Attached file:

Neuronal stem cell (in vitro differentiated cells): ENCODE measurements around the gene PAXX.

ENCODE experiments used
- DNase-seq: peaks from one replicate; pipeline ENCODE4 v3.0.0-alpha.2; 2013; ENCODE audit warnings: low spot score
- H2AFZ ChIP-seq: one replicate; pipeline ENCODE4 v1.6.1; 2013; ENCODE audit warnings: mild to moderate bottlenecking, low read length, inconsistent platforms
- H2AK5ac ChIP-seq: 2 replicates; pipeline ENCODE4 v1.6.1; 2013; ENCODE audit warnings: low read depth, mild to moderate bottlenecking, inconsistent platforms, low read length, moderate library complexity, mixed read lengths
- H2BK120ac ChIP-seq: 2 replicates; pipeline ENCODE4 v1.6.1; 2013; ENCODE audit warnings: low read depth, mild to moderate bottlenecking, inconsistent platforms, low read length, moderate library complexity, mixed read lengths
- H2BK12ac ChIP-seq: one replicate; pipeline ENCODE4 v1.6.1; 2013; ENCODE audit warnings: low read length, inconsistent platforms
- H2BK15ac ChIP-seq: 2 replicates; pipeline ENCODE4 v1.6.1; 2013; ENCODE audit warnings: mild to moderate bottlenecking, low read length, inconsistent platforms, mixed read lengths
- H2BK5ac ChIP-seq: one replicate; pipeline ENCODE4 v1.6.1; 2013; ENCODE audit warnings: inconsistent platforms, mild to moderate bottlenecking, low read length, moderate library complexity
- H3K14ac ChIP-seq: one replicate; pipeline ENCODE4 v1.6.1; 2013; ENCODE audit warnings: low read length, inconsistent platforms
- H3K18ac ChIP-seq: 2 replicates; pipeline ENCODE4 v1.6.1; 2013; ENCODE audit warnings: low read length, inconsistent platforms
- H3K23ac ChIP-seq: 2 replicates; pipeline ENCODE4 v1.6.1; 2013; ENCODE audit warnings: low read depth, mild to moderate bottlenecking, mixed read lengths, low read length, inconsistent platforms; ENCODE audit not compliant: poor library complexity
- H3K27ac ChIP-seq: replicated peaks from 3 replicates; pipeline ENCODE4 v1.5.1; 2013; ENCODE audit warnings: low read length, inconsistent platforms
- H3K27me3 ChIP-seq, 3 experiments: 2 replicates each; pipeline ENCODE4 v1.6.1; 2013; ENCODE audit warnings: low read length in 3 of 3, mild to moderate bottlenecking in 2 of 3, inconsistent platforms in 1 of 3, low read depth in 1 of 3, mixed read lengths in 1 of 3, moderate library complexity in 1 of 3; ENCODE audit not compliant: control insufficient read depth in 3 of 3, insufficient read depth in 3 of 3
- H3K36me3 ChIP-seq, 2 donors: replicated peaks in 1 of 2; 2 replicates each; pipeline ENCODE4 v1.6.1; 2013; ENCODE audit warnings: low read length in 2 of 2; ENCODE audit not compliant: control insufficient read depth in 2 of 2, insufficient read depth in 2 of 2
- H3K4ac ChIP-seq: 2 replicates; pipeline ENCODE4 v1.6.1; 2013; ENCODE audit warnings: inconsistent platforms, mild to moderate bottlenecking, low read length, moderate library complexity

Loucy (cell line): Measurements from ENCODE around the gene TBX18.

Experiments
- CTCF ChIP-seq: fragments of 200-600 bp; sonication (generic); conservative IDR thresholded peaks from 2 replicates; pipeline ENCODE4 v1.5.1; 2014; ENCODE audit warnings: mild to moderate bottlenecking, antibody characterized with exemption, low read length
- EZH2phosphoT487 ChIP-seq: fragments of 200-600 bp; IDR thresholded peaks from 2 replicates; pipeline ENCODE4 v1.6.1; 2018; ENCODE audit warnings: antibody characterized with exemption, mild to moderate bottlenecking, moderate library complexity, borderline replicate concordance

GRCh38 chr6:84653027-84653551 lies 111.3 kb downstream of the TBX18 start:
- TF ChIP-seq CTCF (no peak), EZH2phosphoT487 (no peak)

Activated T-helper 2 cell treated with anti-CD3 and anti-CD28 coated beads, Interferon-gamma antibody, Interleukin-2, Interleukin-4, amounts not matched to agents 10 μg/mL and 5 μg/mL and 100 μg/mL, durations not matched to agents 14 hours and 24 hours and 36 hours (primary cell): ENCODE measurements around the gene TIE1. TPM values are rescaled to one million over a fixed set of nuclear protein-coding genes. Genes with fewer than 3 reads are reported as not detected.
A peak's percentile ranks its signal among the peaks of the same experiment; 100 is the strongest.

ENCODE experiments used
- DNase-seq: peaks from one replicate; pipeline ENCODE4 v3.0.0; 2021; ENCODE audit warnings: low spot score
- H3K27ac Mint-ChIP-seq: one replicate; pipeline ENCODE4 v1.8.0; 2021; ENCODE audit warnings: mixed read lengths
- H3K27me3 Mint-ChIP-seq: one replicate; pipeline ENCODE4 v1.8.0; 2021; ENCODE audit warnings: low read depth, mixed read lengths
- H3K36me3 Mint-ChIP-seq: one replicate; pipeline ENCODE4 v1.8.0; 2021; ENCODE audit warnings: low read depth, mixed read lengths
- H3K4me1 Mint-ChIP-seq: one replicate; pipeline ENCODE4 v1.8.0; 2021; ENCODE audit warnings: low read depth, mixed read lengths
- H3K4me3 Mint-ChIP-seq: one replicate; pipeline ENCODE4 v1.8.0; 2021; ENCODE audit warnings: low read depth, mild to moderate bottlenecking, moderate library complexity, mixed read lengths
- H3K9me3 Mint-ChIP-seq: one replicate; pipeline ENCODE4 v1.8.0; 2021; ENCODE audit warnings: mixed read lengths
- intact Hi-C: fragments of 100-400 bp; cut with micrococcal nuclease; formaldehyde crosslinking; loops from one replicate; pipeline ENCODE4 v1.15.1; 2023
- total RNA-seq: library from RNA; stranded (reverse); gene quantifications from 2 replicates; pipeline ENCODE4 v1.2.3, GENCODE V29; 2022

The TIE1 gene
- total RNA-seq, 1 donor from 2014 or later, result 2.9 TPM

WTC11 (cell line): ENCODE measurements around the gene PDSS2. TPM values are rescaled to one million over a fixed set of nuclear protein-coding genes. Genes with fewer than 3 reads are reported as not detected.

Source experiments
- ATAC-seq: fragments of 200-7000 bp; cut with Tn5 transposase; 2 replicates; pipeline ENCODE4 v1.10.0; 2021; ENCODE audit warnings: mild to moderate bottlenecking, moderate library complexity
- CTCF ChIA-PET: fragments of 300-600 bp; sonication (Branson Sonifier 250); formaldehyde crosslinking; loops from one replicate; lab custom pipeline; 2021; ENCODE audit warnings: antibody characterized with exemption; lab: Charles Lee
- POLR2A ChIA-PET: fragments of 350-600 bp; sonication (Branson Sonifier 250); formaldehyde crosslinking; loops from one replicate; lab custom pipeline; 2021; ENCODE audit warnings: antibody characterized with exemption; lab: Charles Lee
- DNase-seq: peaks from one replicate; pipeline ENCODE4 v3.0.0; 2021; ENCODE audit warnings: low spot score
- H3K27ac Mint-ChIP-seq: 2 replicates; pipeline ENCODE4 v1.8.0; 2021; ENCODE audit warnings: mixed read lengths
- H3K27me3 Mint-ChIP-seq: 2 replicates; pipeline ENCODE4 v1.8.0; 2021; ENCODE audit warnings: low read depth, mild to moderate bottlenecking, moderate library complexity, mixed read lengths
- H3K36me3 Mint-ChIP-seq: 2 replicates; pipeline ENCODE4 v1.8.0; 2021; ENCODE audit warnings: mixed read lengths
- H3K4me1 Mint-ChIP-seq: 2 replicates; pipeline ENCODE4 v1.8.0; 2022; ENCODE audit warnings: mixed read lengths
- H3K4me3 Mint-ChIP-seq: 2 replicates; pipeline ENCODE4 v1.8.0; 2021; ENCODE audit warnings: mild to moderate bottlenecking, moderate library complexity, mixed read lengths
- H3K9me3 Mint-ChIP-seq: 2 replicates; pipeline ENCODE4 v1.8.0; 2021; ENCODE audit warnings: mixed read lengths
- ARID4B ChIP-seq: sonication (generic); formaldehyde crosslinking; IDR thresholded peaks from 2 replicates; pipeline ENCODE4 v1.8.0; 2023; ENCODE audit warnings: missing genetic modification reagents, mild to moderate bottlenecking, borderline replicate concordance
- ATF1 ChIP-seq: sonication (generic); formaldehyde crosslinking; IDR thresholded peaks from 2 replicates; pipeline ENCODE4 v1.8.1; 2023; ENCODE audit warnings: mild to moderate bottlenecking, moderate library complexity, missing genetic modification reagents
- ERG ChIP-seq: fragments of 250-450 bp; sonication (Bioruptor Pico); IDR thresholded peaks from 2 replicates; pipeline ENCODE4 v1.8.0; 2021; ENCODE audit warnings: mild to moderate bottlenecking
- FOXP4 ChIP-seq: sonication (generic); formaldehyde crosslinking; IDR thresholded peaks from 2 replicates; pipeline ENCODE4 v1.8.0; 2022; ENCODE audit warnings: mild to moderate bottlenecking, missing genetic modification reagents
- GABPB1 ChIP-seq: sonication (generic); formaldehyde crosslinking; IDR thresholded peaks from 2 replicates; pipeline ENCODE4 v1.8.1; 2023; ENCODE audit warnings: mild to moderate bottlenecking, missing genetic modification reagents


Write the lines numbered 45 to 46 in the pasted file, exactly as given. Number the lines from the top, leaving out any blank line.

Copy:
- H3K36me3 Mint-ChIP-seq: 2 replicates; pipeline ENCODE4 v1.8.0; 2021; ENCODE audit warnings: mixed read lengths
- H3K4me1 Mint-ChIP-seq: 2 replicates; pipeline ENCODE4 v1.8.0; 2022; ENCODE audit warnings: mixed read lengths